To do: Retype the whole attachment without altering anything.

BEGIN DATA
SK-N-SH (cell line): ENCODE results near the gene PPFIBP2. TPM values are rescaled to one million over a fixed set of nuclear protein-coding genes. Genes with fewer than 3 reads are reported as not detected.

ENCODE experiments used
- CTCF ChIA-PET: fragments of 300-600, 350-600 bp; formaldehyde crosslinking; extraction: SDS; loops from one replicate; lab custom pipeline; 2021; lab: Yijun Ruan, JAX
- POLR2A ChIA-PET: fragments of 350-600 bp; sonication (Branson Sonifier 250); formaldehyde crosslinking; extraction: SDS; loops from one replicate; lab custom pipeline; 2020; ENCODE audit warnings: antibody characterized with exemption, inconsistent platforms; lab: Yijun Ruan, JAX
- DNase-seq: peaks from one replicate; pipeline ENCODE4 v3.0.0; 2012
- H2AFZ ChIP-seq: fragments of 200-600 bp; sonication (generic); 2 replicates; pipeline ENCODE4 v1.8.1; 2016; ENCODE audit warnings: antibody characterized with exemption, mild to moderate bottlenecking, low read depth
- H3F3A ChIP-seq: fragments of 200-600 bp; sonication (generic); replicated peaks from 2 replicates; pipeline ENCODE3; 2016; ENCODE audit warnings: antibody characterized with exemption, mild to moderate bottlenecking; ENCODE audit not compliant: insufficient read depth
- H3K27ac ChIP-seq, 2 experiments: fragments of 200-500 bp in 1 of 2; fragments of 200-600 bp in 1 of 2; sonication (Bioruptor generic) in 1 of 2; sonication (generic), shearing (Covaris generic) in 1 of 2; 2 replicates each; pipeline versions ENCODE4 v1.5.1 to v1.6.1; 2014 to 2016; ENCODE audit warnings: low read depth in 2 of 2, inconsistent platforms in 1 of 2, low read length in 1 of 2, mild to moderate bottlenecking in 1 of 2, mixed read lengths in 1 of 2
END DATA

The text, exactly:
SK-N-SH (cell line): ENCODE results near the gene PPFIBP2. TPM values are rescaled to one million over a fixed set of nuclear protein-coding genes. Genes with fewer than 3 reads are reported as not detected.

ENCODE experiments used
- CTCF ChIA-PET: fragments of 300-600, 350-600 bp; formaldehyde crosslinking; extraction: SDS; loops from one replicate; lab custom pipeline; 2021; lab: Yijun Ruan, JAX
- POLR2A ChIA-PET: fragments of 350-600 bp; sonication (Branson Sonifier 250); formaldehyde crosslinking; extraction: SDS; loops from one replicate; lab custom pipeline; 2020; ENCODE audit warnings: antibody characterized with exemption, inconsistent platforms; lab: Yijun Ruan, JAX
- DNase-seq: peaks from one replicate; pipeline ENCODE4 v3.0.0; 2012
- H2AFZ ChIP-seq: fragments of 200-600 bp; sonication (generic); 2 replicates; pipeline ENCODE4 v1.8.1; 2016; ENCODE audit warnings: antibody characterized with exemption, mild to moderate bottlenecking, low read depth
- H3F3A ChIP-seq: fragments of 200-600 bp; sonication (generic); replicated peaks from 2 replicates; pipeline ENCODE3; 2016; ENCODE audit warnings: antibody characterized with exemption, mild to moderate bottlenecking; ENCODE audit not compliant: insufficient read depth
- H3K27ac ChIP-seq, 2 experiments: fragments of 200-500 bp in 1 of 2; fragments of 200-600 bp in 1 of 2; sonication (Bioruptor generic) in 1 of 2; sonication (generic), shearing (Covaris generic) in 1 of 2; 2 replicates each; pipeline versions ENCODE4 v1.5.1 to v1.6.1; 2014 to 2016; ENCODE audit warnings: low read depth in 2 of 2, inconsistent platforms in 1 of 2, low read length in 1 of 2, mild to moderate bottlenecking in 1 of 2, mixed read lengths in 1 of 2